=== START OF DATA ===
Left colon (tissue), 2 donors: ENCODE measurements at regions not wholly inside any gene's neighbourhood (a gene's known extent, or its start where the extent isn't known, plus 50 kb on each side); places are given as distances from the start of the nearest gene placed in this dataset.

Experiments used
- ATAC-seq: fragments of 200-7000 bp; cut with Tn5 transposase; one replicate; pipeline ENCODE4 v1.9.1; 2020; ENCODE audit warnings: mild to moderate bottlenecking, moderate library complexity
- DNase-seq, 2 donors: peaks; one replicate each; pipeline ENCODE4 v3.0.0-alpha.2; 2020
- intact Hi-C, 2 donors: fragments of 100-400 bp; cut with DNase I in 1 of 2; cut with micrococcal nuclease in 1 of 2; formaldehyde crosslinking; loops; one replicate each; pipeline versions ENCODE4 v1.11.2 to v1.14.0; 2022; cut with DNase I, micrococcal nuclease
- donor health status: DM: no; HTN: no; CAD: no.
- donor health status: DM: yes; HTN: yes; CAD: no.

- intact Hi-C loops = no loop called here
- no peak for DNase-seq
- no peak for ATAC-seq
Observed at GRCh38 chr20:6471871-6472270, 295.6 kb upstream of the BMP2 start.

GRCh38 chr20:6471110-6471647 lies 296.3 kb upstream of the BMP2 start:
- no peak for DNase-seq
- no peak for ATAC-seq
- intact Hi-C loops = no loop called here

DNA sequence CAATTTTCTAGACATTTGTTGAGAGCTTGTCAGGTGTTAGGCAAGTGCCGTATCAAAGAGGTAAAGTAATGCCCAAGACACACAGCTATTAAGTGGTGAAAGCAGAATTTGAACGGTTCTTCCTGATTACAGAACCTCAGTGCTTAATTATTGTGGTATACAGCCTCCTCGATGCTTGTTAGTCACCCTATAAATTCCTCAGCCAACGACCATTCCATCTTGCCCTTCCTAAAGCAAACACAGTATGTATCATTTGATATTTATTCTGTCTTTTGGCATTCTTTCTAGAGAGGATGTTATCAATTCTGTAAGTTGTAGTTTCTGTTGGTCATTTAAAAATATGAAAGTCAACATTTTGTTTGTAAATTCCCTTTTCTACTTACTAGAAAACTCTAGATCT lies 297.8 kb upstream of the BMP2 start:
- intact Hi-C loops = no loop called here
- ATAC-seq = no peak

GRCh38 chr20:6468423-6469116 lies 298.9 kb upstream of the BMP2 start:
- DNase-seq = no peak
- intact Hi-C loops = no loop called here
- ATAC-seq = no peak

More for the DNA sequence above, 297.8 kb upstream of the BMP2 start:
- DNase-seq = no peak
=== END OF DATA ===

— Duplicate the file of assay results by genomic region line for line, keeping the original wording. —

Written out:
Left colon (tissue), 2 donors: ENCODE measurements at regions not wholly inside any gene's neighbourhood (a gene's known extent, or its start where the extent isn't known, plus 50 kb on each side); places are given as distances from the start of the nearest gene placed in this dataset.

Experiments used
- ATAC-seq: fragments of 200-7000 bp; cut with Tn5 transposase; one replicate; pipeline ENCODE4 v1.9.1; 2020; ENCODE audit warnings: mild to moderate bottlenecking, moderate library complexity
- DNase-seq, 2 donors: peaks; one replicate each; pipeline ENCODE4 v3.0.0-alpha.2; 2020
- intact Hi-C, 2 donors: fragments of 100-400 bp; cut with DNase I in 1 of 2; cut with micrococcal nuclease in 1 of 2; formaldehyde crosslinking; loops; one replicate each; pipeline versions ENCODE4 v1.11.2 to v1.14.0; 2022; cut with DNase I, micrococcal nuclease
- donor health status: DM: no; HTN: no; CAD: no.
- donor health status: DM: yes; HTN: yes; CAD: no.

- intact Hi-C loops = no loop called here
- no peak for DNase-seq
- no peak for ATAC-seq
Observed at GRCh38 chr20:6471871-6472270, 295.6 kb upstream of the BMP2 start.

GRCh38 chr20:6471110-6471647 lies 296.3 kb upstream of the BMP2 start:
- no peak for DNase-seq
- no peak for ATAC-seq
- intact Hi-C loops = no loop called here

DNA sequence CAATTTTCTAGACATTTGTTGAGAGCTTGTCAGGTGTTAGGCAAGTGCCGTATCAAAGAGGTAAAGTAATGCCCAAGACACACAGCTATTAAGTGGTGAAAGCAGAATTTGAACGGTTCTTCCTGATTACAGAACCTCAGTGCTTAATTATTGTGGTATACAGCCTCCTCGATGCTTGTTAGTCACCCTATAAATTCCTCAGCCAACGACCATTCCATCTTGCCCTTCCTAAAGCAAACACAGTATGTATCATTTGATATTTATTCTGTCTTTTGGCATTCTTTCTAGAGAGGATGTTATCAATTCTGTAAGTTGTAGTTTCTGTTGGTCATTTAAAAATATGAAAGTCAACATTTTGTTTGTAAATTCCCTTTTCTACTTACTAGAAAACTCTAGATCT lies 297.8 kb upstream of the BMP2 start:
- intact Hi-C loops = no loop called here
- ATAC-seq = no peak

GRCh38 chr20:6468423-6469116 lies 298.9 kb upstream of the BMP2 start:
- DNase-seq = no peak
- intact Hi-C loops = no loop called here
- ATAC-seq = no peak

More for the DNA sequence above, 297.8 kb upstream of the BMP2 start:
- DNase-seq = no peak